Boys will be boys - and so will grown men, apparently. In Adam McKay's relentlessly crude film - his first since Talladega Nights- Will Ferrell and John C Reilly get back in touch with their inner children as two spoiled brats who are still living with their respective parents well into middle age.
Ferrell is Brennan Huff, a 40-year-old whose mum, Nancy (Mary Steenburgen), has given up hope of ejecting him from her life. Reilly is Dale "Call me Dragon" Doback, the equally immature son of Dr Robert Doback (Richard Jenkins). When Nancy and Robert tie the knot, the new siblings are forced to share a bedroom - an arrangement that doesn't suit either one of these arrested adolescents. Lips are pursed. Insults muttered. Threats issued. Blows thrown. These guys hate each other. That is, until Dale gets a load of Bren's super confident little brother, Derek (Adam Scott), married, wealthy, and an instant favourite with Robert. If anyone can unite Bren and Dale, it's the nauseatingly grown up Derek.
On the face of it a formula Dumb and Dumber-style comedy, Step Brothers doesn't aim too high, but its humour is rooted in distinctly painful family ructions. Anyone who has boys in the house (or used to be one) will find plenty to wince at. The peevish put-downs, overweening sense of entitlement and volcanic temper tantrums could all hit uncomfortably close to home if Ferrell and Reilly didn't appreciate the ridiculous side of adolescent angst.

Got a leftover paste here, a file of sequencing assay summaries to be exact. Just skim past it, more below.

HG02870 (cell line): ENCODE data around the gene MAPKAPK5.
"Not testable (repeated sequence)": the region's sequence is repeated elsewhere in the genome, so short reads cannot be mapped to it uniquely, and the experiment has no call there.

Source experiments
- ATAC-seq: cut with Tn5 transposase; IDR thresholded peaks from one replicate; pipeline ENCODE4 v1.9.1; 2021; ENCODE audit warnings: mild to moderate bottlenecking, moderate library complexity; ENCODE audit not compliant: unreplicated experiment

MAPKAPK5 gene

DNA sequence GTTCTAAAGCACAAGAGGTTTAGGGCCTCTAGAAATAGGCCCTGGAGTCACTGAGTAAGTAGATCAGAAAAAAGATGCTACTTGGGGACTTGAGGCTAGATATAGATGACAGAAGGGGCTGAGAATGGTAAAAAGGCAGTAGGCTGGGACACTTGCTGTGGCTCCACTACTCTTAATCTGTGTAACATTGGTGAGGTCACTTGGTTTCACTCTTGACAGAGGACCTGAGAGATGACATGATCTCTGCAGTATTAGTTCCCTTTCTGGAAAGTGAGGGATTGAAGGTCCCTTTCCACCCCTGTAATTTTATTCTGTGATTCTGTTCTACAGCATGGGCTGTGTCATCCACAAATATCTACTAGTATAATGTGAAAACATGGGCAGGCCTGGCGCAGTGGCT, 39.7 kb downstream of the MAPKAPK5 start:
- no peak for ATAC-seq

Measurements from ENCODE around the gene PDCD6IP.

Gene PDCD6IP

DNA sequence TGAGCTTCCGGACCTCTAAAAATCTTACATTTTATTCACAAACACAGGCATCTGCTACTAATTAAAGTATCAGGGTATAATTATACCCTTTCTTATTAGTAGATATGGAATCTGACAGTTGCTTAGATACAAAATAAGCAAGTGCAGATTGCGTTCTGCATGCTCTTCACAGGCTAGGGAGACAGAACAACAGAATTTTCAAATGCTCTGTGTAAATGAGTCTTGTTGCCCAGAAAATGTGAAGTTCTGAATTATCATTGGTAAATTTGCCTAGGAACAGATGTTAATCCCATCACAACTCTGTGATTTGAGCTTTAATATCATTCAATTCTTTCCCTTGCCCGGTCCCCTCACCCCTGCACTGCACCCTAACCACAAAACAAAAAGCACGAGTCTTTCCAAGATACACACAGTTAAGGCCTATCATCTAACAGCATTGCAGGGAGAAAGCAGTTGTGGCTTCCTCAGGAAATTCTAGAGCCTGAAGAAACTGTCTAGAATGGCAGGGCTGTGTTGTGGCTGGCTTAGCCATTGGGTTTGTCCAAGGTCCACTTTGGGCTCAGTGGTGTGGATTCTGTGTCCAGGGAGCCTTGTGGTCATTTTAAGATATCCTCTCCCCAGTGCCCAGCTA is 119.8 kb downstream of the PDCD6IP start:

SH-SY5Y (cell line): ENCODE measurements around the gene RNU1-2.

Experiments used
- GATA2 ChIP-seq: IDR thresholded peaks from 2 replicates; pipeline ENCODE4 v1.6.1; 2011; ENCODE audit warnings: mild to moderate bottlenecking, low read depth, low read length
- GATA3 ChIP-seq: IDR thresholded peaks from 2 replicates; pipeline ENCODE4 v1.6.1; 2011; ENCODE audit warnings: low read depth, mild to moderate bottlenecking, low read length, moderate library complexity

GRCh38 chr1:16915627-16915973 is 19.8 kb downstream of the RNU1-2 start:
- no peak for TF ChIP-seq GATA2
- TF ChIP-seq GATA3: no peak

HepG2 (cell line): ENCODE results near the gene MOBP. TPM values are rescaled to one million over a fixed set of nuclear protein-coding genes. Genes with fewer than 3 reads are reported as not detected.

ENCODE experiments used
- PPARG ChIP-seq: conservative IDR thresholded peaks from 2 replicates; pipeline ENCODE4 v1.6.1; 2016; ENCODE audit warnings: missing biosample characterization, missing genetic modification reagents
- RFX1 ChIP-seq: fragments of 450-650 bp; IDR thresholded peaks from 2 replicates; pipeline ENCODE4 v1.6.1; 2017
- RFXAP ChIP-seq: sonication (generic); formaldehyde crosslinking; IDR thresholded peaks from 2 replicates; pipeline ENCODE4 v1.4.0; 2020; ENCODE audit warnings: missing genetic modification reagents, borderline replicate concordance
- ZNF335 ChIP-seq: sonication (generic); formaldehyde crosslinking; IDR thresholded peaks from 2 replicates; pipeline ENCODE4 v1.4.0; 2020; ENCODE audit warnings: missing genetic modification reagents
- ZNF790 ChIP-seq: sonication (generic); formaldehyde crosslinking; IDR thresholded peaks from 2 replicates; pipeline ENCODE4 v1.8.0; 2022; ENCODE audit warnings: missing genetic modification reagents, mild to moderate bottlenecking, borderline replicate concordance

Ferrell and Reilly don't hold anything back. This is a film about childishness, and they rub our faces in it. Adolescence is a dangerous, mixed-up period, when all kinds of unsavoury impulses can surface, and some of the humour cuts close to the bone. It's tempting to see this as a not-so-subtle swipe at the dominant movie-going demographic, the hormonally mixed-up teenage male, just as Talladega Nights satirised those large swathes of the US audiences who make up NASCAR's loyal fan base. But if Ferrell and company like to bite the hand that feeds them, in the end, the mockery is decidedly indulgent; like Adam Sandler, Jerry Lewis and so many other comics before him, Ferrell's childish antics tap an underlying innocence. Think of it as regression therapy.
The laughs come thick and fast as the boys foil various adult strategies to find them gainful employment and sell the house out from under them. It's only when they're compelled to put aside childish things and earn their keep - as all of us must, eventually - that things go a little slack. But this is just a temporary blip. A gloriously improbable happy ending underlines that there is still one line of work in which you never do have to grow up. That would be showbiz and Step Brothers is certainly the proof of it. Where else are you going to see two middle-aged millionaires beating up on a schoolyard full of pre-adolescents?